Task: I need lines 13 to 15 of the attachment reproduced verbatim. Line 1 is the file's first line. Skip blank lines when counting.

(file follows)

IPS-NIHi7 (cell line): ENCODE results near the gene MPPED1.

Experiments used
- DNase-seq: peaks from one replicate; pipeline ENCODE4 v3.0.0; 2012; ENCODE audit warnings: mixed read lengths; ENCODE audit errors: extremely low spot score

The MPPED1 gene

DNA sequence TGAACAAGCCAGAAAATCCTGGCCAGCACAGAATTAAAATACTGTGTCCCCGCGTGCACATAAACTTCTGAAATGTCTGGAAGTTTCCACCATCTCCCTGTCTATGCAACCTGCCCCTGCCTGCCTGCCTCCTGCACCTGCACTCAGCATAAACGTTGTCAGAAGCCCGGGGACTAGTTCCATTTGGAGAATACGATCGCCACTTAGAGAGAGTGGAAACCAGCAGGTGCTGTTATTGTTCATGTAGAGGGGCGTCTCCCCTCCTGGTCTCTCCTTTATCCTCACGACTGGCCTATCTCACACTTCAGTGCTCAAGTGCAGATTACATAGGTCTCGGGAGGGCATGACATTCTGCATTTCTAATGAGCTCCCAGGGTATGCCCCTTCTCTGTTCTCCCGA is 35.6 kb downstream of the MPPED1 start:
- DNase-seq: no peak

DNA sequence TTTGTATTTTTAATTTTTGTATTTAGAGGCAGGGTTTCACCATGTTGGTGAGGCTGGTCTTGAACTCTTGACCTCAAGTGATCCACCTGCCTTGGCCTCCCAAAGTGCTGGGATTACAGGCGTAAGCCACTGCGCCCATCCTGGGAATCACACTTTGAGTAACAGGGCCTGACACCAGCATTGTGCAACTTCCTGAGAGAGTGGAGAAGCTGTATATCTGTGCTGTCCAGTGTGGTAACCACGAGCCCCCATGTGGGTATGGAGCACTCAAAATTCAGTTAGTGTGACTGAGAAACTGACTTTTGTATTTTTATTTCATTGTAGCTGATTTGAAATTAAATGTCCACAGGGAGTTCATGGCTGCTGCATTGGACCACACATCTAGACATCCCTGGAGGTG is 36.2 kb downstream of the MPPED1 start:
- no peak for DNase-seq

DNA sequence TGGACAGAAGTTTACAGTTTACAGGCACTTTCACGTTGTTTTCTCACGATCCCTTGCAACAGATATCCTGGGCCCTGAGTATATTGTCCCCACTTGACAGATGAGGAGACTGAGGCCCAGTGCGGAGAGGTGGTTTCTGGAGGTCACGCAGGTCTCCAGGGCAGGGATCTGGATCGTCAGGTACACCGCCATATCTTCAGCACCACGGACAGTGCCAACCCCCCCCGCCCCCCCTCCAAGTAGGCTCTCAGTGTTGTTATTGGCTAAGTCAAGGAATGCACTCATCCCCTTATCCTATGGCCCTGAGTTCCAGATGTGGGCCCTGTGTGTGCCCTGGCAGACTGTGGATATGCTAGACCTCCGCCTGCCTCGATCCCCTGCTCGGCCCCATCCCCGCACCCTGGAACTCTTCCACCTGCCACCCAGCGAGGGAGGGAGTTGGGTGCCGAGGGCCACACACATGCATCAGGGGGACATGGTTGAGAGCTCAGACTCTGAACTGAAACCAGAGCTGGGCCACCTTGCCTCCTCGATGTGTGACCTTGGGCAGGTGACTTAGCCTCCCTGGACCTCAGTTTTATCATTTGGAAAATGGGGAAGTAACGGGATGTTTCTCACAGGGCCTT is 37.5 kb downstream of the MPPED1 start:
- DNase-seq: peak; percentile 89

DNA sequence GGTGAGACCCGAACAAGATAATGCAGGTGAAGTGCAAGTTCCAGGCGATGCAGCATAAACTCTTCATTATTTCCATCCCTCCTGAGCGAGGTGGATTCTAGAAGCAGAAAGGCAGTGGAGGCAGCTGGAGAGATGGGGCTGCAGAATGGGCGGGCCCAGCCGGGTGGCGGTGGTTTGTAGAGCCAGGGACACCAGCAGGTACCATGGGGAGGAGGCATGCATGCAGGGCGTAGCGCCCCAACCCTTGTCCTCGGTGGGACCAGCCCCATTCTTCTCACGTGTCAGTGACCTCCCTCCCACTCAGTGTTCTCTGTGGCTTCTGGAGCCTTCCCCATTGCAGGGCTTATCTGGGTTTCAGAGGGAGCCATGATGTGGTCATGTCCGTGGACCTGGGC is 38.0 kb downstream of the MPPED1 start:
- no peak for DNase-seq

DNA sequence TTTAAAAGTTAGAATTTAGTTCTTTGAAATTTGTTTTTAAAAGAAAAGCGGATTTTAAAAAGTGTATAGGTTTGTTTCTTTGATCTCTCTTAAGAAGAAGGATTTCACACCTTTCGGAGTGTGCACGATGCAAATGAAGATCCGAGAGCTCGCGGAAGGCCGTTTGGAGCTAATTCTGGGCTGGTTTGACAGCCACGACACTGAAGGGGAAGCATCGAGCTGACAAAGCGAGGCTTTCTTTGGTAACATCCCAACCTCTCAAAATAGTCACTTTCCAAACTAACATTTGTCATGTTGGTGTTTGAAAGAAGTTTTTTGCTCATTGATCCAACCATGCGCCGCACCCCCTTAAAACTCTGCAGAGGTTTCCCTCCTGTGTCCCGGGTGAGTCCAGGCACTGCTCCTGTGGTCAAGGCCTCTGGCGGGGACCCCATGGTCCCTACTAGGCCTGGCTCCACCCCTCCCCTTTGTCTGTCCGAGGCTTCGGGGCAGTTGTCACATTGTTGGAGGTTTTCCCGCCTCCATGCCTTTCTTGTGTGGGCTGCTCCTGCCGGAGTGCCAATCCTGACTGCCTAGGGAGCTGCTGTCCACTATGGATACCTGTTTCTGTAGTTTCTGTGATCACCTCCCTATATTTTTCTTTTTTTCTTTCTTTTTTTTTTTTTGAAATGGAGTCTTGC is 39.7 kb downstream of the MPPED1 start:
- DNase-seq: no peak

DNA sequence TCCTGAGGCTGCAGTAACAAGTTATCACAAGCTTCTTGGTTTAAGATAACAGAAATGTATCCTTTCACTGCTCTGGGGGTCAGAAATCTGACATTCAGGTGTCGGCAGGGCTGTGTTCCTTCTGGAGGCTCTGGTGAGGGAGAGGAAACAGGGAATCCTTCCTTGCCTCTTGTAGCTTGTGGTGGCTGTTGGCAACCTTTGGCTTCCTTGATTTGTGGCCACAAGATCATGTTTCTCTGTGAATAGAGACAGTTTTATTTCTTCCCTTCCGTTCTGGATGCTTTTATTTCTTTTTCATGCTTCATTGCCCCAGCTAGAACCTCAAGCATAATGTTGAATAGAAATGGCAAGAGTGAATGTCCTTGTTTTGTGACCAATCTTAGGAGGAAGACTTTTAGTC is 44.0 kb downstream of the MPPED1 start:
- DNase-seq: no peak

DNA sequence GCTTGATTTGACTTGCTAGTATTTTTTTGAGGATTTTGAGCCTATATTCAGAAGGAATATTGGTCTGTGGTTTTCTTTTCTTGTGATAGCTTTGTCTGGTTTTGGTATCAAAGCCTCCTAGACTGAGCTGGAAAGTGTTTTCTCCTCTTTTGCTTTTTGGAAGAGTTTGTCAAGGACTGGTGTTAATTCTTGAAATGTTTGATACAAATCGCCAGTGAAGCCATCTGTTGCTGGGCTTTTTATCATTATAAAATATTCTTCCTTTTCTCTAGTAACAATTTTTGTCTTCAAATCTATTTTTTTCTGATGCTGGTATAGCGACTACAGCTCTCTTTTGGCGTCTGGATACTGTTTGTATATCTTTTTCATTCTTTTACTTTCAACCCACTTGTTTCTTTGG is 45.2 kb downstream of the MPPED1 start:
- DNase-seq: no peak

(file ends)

DNA sequence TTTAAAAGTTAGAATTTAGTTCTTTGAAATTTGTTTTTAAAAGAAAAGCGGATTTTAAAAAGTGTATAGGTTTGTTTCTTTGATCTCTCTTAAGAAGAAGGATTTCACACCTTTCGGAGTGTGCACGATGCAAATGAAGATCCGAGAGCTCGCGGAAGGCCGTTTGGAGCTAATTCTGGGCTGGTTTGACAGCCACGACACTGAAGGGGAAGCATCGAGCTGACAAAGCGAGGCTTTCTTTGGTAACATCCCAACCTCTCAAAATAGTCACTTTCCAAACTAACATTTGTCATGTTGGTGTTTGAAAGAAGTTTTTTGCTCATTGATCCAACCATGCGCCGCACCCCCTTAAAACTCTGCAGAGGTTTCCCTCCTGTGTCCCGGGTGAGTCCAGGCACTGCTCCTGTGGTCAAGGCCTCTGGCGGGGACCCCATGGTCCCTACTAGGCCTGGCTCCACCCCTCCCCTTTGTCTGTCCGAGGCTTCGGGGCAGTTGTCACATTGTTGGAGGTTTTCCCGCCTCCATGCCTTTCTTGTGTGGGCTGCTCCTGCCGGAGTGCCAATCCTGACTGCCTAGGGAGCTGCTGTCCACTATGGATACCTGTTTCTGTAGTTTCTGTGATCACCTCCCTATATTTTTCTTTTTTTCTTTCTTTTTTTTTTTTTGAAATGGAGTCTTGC is 39.7 kb downstream of the MPPED1 start:
- DNase-seq: no peak

DNA sequence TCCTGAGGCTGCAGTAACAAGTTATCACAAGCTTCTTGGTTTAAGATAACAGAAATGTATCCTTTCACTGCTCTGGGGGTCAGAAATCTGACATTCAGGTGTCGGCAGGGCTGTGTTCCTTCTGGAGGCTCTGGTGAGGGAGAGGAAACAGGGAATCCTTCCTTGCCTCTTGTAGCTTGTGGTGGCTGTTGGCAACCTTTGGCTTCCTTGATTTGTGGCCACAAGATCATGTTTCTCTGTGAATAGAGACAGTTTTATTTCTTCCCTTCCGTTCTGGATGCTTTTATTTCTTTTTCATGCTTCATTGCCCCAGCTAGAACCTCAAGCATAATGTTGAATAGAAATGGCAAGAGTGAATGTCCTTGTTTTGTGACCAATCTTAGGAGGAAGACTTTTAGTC is 44.0 kb downstream of the MPPED1 start: